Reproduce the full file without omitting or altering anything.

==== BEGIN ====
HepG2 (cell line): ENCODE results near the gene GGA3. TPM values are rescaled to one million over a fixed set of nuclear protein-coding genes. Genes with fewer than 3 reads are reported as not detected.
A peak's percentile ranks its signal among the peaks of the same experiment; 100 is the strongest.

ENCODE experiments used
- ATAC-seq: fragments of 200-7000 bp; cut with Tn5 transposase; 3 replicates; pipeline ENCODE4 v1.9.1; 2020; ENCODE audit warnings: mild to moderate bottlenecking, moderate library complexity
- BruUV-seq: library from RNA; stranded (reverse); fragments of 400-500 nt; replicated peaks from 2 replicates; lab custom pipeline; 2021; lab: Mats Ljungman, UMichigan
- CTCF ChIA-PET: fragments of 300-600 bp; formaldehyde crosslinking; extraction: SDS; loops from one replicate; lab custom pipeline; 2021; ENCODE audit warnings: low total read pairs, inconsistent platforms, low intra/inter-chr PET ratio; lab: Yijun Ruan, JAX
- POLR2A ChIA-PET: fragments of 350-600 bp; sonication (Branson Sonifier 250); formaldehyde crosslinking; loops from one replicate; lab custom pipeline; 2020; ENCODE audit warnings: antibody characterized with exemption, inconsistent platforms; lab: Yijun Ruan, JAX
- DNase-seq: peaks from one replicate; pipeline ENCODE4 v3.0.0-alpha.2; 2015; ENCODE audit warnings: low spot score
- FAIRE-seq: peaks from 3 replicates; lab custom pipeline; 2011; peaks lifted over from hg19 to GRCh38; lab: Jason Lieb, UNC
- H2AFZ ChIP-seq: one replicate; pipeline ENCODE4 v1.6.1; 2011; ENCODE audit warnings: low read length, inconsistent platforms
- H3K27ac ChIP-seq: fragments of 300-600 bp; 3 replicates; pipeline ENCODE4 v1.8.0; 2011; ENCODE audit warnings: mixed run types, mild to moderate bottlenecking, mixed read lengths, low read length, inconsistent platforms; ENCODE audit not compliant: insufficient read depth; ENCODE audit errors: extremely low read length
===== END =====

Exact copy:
HepG2 (cell line): ENCODE results near the gene GGA3. TPM values are rescaled to one million over a fixed set of nuclear protein-coding genes. Genes with fewer than 3 reads are reported as not detected.
A peak's percentile ranks its signal among the peaks of the same experiment; 100 is the strongest.

ENCODE experiments used
- ATAC-seq: fragments of 200-7000 bp; cut with Tn5 transposase; 3 replicates; pipeline ENCODE4 v1.9.1; 2020; ENCODE audit warnings: mild to moderate bottlenecking, moderate library complexity
- BruUV-seq: library from RNA; stranded (reverse); fragments of 400-500 nt; replicated peaks from 2 replicates; lab custom pipeline; 2021; lab: Mats Ljungman, UMichigan
- CTCF ChIA-PET: fragments of 300-600 bp; formaldehyde crosslinking; extraction: SDS; loops from one replicate; lab custom pipeline; 2021; ENCODE audit warnings: low total read pairs, inconsistent platforms, low intra/inter-chr PET ratio; lab: Yijun Ruan, JAX
- POLR2A ChIA-PET: fragments of 350-600 bp; sonication (Branson Sonifier 250); formaldehyde crosslinking; loops from one replicate; lab custom pipeline; 2020; ENCODE audit warnings: antibody characterized with exemption, inconsistent platforms; lab: Yijun Ruan, JAX
- DNase-seq: peaks from one replicate; pipeline ENCODE4 v3.0.0-alpha.2; 2015; ENCODE audit warnings: low spot score
- FAIRE-seq: peaks from 3 replicates; lab custom pipeline; 2011; peaks lifted over from hg19 to GRCh38; lab: Jason Lieb, UNC
- H2AFZ ChIP-seq: one replicate; pipeline ENCODE4 v1.6.1; 2011; ENCODE audit warnings: low read length, inconsistent platforms
- H3K27ac ChIP-seq: fragments of 300-600 bp; 3 replicates; pipeline ENCODE4 v1.8.0; 2011; ENCODE audit warnings: mixed run types, mild to moderate bottlenecking, mixed read lengths, low read length, inconsistent platforms; ENCODE audit not compliant: insufficient read depth; ENCODE audit errors: extremely low read length